A Spark of Light in a Somber Commemoration

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There is an ironic twist in the proclamation of the 31st anniversary of independence of Karabakh. Under normal circumstances, this occasion should have been a moment of celebration and prospect of a promising future life. But instead, all official quarters have been full of gloom and doom in the shadow of defeat at the 44-Day War.

Karabakh held its own events marking this historic anniversary, without any high-level representation from Armenia. Somber speeches were given on the occasion by Arayik Harutyunyan, president of Karabakh, and statements read from Armenia’s president Vahagn Khachatryan and Prime Minister Nikol Pashinyan. None of them came up with a positive tone or hopeful outcome. Arayik Harutyunyan referred to the destruction in the wake of the 44-Day War. Armenia’s president spoke of the “issues related to the threat of a new war, the status of Artsakh as well as the issues of humanitarian nature that [are] the permanent agenda priorities of Armenia and Artsakh.”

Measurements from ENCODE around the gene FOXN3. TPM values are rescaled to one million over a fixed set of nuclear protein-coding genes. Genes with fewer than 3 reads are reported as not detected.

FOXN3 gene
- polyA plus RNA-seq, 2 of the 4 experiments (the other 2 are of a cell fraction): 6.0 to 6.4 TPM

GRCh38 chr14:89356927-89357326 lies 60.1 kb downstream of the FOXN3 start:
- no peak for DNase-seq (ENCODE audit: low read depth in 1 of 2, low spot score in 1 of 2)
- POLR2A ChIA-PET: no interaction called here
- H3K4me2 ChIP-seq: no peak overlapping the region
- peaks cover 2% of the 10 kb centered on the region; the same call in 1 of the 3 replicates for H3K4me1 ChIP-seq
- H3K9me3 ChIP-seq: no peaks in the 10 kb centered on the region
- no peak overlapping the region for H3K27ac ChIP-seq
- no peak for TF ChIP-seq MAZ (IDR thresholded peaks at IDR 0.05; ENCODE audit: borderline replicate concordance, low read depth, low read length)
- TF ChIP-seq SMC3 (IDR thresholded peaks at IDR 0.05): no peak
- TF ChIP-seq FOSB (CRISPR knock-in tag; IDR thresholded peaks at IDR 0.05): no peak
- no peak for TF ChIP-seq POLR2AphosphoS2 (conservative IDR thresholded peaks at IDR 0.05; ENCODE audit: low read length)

Pashinyan himself appealed to “the international community [which] is obliged to make efforts to address humanitarian problems caused by the 44-Day War and to prevent the implementation of the policy of the ethnic cleansing in Karabakh.”

The only person who spoke up against Azerbaijani leader Ilham Aliyev’s statements that the Karabakh issue was solved through the war was Armenia’s Parliament Speaker Alen Simonyan, who stated: “The issue of the status of Karabakh is being discussed on internal and external platforms. It is under the mandate of the OSCE [Organization for Security and Cooperation in Europe] Minsk Group co-chairs; all other discussions have nothing to do with reality.”

Many people participating in the commemorative event in Stepanakert who were interviewed expressed apprehension regarding a potential ethnic cleansing there in the mold of the evacuation of the three towns in Karabakh on August 25, namely Berdzor, Aghavno and Sus. But they also demonstrated resilience and expressed their determination to stay put “on territory of our ancestors.”